EFFORTS to strengthen Scotland’s professional rugby base have taken on a new lease of life at Telford College with former internationalists Chris Paterson and Gregor Townsend backing a former team-mate’s drive to blend further education with rugby.
The Scotland ‘A’ scrum-half Robert Chrystie, who played for Hawick, the Borders and Bath in a professional career that spanned a decade, now leads the Rugby Performance Course at the Edinburgh college that aims to ensure talented teenagers coming through Scottish rugby but who do not win a pro contract can continue to develop and push their claims.
The Scottish game is littered with stories of talented teenagers who were passed over at the age of 18 or 19 for various reasons, largely the lack of space in just two professional squads, but who many believed had the ability to become internationalists. Alex Dunbar, the Glasgow centre, is currently on the Scotland tour after a late call-up, yet only three months ago he was on the fringes of being dropped from the pro game by the Warriors as they struggled to keep within their budget.
His team-mate Stuart Hogg made his Test debut in the recent RBS Six Nations Championship, at just 19, and with the Borders pro team scrapped by the SRU to save money, the Hawick youngster was picked up by a similar course to that at Telford, being run by Borders College. Hogg frequently returns to Borders College to champion that course as having played a key role in bridging the gap between school and a pro career, and ultimately helping him to secure a contract at Glasgow.
“We have had a similar story at Telford with Dougie Fife,” explained Chrystie. “He is clearly a talented rugby player but he wasn’t picked up initially. After a year with us after school, which kept him working on his skills and kept his enthusiasm for the game, he got a place with the Edinburgh academy and he will be pushing hard for an Edinburgh jersey this coming season.”
What Telford currently operate is a one-year Level 3 BTEC Subsidiary Diploma in Sport. It is an example of the widening curriculum in further and higher education, but with growing demand for the courses at Telford, in order to be part of the course players have to have already played to district level in Scottish age-group rugby.
A full-time course, the students have a week of rugby sessions, mixed with strength and conditioning and speed training and studies, physiological and injury studies and massage, as well as a series of other academic classes.
The Telford course was launched five years ago by former Scotland ‘A’ player Murray Craig and Chrystie is now developing it with input from a range of coaches involved in the club and professional game, both on the rugby side and in physio and sports medicine. Townsend and Paterson are the latest to provide their backing with specialist sessions for students this year.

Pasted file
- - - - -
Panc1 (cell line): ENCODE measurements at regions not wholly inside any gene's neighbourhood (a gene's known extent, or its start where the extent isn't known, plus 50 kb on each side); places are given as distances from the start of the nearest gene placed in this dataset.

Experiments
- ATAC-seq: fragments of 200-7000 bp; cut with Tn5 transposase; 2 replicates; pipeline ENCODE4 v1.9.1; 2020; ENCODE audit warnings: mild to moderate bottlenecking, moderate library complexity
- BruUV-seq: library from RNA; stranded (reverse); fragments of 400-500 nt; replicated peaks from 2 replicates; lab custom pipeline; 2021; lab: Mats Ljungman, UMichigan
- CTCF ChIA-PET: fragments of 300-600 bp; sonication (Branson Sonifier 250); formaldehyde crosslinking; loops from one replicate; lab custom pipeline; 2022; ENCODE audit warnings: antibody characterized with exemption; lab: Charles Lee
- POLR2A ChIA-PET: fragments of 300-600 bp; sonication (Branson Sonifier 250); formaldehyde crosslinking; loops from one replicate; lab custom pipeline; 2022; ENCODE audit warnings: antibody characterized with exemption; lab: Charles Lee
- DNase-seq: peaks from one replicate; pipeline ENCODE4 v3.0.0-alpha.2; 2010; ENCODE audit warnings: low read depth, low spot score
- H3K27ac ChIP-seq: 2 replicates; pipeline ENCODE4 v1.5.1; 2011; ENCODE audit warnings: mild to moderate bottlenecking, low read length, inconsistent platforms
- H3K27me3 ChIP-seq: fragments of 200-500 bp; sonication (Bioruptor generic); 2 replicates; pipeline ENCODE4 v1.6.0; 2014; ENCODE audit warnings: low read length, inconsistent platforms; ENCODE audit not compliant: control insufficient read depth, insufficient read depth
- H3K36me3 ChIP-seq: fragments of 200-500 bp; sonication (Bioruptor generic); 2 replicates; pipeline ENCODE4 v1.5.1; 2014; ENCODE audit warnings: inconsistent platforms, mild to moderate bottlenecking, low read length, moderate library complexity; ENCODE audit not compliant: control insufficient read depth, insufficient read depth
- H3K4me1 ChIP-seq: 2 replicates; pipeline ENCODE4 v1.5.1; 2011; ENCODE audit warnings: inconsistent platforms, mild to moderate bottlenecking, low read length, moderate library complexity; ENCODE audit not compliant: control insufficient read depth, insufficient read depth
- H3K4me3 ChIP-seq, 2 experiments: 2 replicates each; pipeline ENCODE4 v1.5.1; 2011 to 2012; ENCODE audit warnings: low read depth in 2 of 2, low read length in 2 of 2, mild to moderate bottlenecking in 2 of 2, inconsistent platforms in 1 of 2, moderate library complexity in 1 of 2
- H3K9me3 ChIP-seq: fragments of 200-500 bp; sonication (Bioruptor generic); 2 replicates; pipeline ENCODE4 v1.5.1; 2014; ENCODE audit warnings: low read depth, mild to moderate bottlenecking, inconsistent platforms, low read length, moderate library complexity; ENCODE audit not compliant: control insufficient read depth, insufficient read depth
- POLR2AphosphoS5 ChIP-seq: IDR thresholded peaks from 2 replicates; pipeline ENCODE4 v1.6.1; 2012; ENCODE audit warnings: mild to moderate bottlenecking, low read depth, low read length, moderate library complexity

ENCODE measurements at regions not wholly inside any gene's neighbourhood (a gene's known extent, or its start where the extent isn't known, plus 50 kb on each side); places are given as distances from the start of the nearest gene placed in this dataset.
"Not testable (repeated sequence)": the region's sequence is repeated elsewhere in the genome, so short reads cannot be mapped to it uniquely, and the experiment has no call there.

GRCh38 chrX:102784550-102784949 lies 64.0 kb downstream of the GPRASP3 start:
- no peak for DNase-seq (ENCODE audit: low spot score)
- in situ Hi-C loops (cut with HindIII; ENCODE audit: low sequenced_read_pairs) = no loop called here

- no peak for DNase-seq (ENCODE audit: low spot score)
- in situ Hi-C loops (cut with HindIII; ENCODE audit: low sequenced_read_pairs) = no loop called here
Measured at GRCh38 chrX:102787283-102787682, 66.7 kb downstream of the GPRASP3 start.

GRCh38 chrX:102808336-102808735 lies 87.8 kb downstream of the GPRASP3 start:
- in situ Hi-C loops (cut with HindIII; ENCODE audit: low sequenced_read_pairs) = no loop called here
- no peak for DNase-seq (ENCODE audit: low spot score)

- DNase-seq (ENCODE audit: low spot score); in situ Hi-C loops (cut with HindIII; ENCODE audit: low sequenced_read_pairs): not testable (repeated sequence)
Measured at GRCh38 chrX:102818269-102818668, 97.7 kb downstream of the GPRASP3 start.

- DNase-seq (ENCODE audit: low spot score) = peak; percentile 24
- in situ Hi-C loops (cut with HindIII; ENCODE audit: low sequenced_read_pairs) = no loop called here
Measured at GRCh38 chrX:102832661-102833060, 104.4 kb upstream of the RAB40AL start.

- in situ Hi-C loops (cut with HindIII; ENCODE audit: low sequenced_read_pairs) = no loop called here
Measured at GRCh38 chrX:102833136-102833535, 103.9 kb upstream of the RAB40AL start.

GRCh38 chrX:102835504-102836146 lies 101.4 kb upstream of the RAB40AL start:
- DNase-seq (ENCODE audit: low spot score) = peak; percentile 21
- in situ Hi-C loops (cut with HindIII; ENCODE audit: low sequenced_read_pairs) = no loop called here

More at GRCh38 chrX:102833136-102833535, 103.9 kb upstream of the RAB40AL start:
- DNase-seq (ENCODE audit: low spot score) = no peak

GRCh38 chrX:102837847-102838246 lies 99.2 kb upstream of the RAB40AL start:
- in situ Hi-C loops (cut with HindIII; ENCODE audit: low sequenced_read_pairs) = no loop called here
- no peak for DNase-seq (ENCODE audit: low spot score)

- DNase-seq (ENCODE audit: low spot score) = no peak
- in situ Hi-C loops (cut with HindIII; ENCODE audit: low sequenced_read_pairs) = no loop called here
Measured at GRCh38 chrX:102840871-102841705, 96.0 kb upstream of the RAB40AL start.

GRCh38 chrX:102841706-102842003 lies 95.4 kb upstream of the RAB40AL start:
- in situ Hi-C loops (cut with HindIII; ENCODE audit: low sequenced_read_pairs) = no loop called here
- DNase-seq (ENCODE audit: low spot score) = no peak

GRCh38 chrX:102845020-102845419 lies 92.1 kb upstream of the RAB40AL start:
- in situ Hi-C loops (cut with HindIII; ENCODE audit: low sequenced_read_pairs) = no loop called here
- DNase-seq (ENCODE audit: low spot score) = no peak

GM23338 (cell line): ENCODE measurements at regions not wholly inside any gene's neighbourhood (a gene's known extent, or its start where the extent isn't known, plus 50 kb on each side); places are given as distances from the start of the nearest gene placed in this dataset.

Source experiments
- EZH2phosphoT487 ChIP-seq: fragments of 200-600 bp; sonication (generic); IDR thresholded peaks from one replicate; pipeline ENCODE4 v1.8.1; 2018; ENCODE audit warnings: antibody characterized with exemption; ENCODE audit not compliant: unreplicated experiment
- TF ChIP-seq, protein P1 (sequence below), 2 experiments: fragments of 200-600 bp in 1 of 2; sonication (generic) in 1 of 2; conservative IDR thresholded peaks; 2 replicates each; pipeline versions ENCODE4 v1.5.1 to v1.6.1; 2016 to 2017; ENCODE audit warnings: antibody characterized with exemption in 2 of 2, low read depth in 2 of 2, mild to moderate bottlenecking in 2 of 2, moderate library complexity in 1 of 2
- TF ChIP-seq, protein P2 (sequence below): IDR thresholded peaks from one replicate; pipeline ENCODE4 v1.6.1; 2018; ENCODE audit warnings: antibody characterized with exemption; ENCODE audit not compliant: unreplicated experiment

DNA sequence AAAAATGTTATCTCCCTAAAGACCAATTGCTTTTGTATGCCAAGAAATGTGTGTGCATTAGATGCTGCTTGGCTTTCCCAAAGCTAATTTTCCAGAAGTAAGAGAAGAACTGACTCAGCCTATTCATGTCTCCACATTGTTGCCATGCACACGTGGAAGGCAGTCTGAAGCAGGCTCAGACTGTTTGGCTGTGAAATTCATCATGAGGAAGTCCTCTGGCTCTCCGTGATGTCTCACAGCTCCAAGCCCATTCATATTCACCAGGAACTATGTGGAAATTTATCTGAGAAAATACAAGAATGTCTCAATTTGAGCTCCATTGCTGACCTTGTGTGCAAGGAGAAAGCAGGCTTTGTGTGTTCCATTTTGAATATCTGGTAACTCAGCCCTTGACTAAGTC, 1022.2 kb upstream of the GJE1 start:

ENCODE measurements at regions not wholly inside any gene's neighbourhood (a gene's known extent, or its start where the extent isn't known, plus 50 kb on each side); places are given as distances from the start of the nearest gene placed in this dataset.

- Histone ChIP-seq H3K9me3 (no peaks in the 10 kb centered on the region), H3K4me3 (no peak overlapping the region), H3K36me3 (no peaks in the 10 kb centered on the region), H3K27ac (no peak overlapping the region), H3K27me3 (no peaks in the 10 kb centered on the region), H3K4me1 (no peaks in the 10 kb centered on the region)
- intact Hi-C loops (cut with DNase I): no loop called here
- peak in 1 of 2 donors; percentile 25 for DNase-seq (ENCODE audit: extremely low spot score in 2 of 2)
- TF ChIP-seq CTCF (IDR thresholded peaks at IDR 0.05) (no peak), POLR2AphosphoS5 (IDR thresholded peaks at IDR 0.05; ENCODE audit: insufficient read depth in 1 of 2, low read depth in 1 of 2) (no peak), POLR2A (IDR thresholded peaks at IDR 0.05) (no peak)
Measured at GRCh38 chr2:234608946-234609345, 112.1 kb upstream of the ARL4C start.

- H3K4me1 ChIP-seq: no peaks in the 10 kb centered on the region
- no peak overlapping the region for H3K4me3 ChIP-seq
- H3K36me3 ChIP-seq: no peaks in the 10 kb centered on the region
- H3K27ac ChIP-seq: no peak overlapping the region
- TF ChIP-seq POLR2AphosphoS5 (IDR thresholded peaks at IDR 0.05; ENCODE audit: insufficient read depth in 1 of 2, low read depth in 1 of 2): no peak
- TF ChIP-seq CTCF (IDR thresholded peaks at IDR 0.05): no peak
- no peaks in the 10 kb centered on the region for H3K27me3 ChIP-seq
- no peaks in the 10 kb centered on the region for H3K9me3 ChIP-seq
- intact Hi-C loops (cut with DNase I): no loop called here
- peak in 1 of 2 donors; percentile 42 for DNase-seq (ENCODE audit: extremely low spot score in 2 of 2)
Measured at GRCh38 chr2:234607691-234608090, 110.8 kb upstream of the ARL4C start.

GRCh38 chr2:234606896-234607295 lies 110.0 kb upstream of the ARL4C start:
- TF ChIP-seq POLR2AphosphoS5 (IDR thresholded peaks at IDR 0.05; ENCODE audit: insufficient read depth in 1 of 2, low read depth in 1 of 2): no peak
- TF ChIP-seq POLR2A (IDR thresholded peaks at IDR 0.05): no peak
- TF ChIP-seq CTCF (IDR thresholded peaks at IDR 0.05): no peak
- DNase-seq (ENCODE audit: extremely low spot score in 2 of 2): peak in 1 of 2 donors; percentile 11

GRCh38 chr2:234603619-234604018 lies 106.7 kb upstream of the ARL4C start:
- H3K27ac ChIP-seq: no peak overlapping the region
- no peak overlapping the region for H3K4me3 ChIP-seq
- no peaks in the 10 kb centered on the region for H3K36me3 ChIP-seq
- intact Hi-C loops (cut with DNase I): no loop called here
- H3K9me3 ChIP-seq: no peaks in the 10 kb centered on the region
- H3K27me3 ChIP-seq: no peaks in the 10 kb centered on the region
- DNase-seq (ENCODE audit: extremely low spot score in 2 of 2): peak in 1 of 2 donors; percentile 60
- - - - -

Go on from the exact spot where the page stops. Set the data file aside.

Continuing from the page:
Townsend, the new Glasgow Warriors head coach, said: “I really enjoyed working the boys on their skills. I was keen to pass on my experience in professional rugby and I definitely made sure they all worked extremely hard in the session. The rugby performance course at Telford College is important as it helps individuals to reach their full potential within a physically demanding sport. I’m proud to be able to work with colleges to help develop the future talent of Scottish rugby.”
Alongside Fife, the Scotland under-20 and sevens cap, recent students include Ross McCann, who left to join a full-time academy in Italy, U20s caps Nick Fraser, Sam Atkins, Tom Steven and Colin Phillips, the latter also picked up by Edinburgh on an academy contract.
Chrystie, who has recently launched an Edinburgh colleges rugby festival, added: “One of the strengths of the course is also the fact that we ensure the boys play rugby every week with their own club. They learn and develop a lot at college, and the involvement of Gregor and Chris, the likes of Ben Fisher, Simon Cross and Gordon Henderson, and the many other players and coaches that come along, is huge, but to really develop well you also have to be playing the game regularly.
“That is something that has been hard for a lot of young lads taken into the SRU academy system in the past and while they’re improving that now, there are still only so many places in the academy and teams available to play for.
“For me, as a former pro, the great thing is seeing an avenue in Scotland to keeping talented players in the game and continuing their all-round education. I know how tough it is to make it to pro level in Scotland, and there were three pro teams when I started, so, like many guys, I went down south to play. Now we have just two teams and with the best will in the world it’s impossible to give all the young talents an opportunity to step up never mind compete with England where they have ten times the number of academies.
“It’s great Telford College also see the value and importance of this course in Scotland and the support from the college has been fantastic. We have good communication with the SRU and I hope we can really work together going forward to provide a valuable, extra resource for the game in Scotland.”